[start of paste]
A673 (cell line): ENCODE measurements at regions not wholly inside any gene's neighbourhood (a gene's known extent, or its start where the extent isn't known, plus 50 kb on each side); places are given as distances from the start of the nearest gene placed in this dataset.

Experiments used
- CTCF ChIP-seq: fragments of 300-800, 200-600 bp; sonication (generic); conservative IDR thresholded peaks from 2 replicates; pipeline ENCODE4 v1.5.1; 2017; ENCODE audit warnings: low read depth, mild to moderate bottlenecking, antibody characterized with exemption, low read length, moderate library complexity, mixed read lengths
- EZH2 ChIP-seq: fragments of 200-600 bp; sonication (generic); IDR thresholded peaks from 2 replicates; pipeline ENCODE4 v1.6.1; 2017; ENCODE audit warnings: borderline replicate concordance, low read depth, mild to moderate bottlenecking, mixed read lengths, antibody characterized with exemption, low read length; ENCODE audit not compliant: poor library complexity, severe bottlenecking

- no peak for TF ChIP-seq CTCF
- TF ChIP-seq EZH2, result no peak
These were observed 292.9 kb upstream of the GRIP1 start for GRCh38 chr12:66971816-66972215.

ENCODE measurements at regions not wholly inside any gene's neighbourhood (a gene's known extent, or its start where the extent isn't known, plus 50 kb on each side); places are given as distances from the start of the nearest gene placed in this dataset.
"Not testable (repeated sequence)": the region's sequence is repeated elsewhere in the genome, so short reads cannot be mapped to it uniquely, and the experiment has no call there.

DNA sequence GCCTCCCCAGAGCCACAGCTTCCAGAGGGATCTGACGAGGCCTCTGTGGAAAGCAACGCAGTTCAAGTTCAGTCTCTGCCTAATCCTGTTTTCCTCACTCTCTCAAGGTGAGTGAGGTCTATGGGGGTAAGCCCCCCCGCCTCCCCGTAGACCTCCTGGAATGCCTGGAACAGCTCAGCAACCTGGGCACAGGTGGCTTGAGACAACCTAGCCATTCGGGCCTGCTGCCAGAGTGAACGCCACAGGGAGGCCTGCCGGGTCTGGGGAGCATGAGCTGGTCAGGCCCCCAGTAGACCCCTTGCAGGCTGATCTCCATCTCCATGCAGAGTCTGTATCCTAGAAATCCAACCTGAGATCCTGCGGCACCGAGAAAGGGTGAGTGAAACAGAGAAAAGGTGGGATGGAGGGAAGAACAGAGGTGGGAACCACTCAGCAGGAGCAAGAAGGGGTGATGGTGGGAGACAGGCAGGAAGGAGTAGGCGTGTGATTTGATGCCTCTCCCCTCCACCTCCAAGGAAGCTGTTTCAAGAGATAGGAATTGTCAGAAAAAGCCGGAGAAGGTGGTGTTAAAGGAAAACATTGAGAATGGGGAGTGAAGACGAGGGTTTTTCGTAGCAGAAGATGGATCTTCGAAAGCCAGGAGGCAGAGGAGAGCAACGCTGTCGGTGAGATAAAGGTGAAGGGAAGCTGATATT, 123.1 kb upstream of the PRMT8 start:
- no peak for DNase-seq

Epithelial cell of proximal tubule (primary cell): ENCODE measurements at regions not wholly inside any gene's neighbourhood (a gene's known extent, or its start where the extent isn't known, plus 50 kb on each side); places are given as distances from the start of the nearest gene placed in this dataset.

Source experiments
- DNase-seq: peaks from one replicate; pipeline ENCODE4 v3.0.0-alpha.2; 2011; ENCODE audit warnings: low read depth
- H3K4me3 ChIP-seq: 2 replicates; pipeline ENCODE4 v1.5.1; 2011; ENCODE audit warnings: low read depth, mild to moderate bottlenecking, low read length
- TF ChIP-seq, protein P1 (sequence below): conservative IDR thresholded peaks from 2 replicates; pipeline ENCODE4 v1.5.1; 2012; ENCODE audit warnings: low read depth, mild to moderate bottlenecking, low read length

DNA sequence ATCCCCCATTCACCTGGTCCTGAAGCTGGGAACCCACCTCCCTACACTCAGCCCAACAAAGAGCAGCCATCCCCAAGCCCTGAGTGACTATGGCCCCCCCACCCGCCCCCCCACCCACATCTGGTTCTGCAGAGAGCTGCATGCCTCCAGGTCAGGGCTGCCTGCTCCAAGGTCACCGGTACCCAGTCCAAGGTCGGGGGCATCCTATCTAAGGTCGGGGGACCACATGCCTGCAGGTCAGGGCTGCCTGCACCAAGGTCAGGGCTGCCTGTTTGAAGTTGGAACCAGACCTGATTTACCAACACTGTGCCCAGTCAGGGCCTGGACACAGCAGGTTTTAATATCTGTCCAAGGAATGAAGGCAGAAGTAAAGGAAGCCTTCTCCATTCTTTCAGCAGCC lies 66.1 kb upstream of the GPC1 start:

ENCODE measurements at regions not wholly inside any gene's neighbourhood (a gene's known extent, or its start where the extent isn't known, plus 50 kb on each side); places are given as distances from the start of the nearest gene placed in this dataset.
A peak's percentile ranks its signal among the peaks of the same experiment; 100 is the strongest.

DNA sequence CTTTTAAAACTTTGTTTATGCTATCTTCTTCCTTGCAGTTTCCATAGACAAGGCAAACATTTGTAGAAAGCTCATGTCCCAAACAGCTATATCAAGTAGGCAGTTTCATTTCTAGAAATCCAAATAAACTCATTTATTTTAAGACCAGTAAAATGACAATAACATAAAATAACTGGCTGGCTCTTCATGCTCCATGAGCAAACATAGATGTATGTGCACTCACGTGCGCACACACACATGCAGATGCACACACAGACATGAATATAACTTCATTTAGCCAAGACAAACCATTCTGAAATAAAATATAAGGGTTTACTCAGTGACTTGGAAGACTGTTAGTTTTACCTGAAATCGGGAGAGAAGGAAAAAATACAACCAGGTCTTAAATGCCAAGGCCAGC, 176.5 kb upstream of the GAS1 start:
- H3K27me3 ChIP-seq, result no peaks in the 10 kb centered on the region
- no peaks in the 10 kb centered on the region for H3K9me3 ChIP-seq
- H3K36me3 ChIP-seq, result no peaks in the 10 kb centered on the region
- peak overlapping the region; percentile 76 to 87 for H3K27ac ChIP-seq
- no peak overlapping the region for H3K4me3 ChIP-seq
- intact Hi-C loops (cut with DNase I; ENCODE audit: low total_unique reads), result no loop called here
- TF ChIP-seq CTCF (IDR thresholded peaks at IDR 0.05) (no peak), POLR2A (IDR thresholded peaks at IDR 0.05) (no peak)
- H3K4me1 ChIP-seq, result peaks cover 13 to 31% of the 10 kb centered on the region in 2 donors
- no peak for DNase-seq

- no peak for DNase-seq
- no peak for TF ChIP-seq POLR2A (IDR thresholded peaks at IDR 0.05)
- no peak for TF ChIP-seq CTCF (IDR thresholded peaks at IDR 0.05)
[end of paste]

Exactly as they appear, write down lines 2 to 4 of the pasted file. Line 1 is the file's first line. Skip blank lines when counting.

Experiments used
- CTCF ChIP-seq: fragments of 300-800, 200-600 bp; sonication (generic); conservative IDR thresholded peaks from 2 replicates; pipeline ENCODE4 v1.5.1; 2017; ENCODE audit warnings: low read depth, mild to moderate bottlenecking, antibody characterized with exemption, low read length, moderate library complexity, mixed read lengths
- EZH2 ChIP-seq: fragments of 200-600 bp; sonication (generic); IDR thresholded peaks from 2 replicates; pipeline ENCODE4 v1.6.1; 2017; ENCODE audit warnings: borderline replicate concordance, low read depth, mild to moderate bottlenecking, mixed read lengths, antibody characterized with exemption, low read length; ENCODE audit not compliant: poor library complexity, severe bottlenecking